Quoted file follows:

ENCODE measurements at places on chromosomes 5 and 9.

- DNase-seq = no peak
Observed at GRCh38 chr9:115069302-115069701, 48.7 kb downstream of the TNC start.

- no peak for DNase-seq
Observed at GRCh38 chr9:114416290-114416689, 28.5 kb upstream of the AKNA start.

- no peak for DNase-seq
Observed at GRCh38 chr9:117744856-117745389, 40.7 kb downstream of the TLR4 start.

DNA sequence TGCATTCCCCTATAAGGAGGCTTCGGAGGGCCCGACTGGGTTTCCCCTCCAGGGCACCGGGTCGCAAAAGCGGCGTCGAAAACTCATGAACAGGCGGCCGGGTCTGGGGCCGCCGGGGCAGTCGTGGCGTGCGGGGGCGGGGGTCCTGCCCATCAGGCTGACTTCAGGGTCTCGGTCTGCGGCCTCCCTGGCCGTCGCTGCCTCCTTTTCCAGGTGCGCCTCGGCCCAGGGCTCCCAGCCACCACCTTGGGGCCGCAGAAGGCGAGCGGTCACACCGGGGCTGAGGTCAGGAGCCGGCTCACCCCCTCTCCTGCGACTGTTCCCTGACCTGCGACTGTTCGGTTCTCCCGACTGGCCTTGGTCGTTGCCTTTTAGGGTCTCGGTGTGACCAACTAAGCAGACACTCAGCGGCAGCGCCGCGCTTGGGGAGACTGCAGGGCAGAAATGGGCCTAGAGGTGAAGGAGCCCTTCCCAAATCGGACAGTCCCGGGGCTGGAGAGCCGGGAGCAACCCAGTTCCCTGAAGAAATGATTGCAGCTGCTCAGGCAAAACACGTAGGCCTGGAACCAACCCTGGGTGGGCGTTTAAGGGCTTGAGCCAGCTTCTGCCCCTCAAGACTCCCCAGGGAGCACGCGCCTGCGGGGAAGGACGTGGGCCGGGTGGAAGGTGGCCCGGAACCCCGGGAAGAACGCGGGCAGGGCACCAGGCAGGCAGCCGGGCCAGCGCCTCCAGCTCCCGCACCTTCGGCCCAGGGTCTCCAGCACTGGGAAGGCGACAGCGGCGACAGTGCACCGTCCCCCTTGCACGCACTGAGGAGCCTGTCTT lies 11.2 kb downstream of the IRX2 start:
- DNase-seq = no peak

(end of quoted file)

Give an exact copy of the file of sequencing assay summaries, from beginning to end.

ENCODE measurements at places on chromosomes 5 and 9.

- DNase-seq = no peak
Observed at GRCh38 chr9:115069302-115069701, 48.7 kb downstream of the TNC start.

- no peak for DNase-seq
Observed at GRCh38 chr9:114416290-114416689, 28.5 kb upstream of the AKNA start.

- no peak for DNase-seq
Observed at GRCh38 chr9:117744856-117745389, 40.7 kb downstream of the TLR4 start.

DNA sequence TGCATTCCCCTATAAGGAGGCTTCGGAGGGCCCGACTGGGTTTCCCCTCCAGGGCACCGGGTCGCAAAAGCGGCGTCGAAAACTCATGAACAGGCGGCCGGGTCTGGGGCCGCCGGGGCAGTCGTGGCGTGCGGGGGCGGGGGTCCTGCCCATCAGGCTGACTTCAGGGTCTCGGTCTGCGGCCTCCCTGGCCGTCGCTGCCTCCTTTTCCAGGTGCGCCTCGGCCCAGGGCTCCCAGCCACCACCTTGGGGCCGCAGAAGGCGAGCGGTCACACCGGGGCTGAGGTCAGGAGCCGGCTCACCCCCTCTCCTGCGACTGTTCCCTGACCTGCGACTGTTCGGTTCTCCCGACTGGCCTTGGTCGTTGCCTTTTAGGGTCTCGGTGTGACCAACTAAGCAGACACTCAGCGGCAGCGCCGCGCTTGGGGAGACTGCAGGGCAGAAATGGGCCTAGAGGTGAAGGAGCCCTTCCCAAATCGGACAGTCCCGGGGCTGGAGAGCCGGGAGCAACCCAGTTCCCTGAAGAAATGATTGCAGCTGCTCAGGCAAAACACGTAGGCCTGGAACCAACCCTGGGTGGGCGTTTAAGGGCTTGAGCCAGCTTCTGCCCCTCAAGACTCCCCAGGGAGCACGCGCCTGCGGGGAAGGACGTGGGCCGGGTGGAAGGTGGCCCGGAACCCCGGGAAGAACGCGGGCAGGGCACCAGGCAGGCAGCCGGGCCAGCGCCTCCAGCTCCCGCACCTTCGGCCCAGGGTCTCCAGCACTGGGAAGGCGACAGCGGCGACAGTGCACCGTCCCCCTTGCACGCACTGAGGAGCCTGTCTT lies 11.2 kb downstream of the IRX2 start:
- DNase-seq = no peak